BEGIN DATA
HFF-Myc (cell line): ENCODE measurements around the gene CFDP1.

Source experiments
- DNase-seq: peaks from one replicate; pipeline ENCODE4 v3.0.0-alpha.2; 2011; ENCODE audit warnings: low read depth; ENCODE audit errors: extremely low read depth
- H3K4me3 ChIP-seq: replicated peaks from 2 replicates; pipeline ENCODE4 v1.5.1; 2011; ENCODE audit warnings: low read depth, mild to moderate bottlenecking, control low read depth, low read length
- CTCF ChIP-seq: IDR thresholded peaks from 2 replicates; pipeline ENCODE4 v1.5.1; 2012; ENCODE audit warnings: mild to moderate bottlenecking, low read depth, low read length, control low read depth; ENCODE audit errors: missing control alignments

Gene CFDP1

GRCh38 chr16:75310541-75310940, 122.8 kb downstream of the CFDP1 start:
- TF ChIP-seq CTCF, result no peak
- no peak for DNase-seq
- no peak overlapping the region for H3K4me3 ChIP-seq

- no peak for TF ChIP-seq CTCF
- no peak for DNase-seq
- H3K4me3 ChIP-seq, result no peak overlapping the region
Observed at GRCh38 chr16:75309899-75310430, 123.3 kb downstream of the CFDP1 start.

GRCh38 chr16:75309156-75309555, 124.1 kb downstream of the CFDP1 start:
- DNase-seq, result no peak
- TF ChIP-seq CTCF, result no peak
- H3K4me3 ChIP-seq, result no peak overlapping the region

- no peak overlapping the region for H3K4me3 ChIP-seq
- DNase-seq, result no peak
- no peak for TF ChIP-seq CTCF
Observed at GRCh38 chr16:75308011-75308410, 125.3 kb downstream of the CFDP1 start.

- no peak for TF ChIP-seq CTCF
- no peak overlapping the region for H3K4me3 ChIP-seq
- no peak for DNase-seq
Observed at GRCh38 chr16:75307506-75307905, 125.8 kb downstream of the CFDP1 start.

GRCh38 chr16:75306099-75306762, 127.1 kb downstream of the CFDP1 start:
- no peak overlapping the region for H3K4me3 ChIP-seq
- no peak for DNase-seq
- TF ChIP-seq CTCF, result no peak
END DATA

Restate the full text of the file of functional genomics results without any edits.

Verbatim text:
HFF-Myc (cell line): ENCODE measurements around the gene CFDP1.

Source experiments
- DNase-seq: peaks from one replicate; pipeline ENCODE4 v3.0.0-alpha.2; 2011; ENCODE audit warnings: low read depth; ENCODE audit errors: extremely low read depth
- H3K4me3 ChIP-seq: replicated peaks from 2 replicates; pipeline ENCODE4 v1.5.1; 2011; ENCODE audit warnings: low read depth, mild to moderate bottlenecking, control low read depth, low read length
- CTCF ChIP-seq: IDR thresholded peaks from 2 replicates; pipeline ENCODE4 v1.5.1; 2012; ENCODE audit warnings: mild to moderate bottlenecking, low read depth, low read length, control low read depth; ENCODE audit errors: missing control alignments

Gene CFDP1

GRCh38 chr16:75310541-75310940, 122.8 kb downstream of the CFDP1 start:
- TF ChIP-seq CTCF, result no peak
- no peak for DNase-seq
- no peak overlapping the region for H3K4me3 ChIP-seq

- no peak for TF ChIP-seq CTCF
- no peak for DNase-seq
- H3K4me3 ChIP-seq, result no peak overlapping the region
Observed at GRCh38 chr16:75309899-75310430, 123.3 kb downstream of the CFDP1 start.

GRCh38 chr16:75309156-75309555, 124.1 kb downstream of the CFDP1 start:
- DNase-seq, result no peak
- TF ChIP-seq CTCF, result no peak
- H3K4me3 ChIP-seq, result no peak overlapping the region

- no peak overlapping the region for H3K4me3 ChIP-seq
- DNase-seq, result no peak
- no peak for TF ChIP-seq CTCF
Observed at GRCh38 chr16:75308011-75308410, 125.3 kb downstream of the CFDP1 start.

- no peak for TF ChIP-seq CTCF
- no peak overlapping the region for H3K4me3 ChIP-seq
- no peak for DNase-seq
Observed at GRCh38 chr16:75307506-75307905, 125.8 kb downstream of the CFDP1 start.

GRCh38 chr16:75306099-75306762, 127.1 kb downstream of the CFDP1 start:
- no peak overlapping the region for H3K4me3 ChIP-seq
- no peak for DNase-seq
- TF ChIP-seq CTCF, result no peak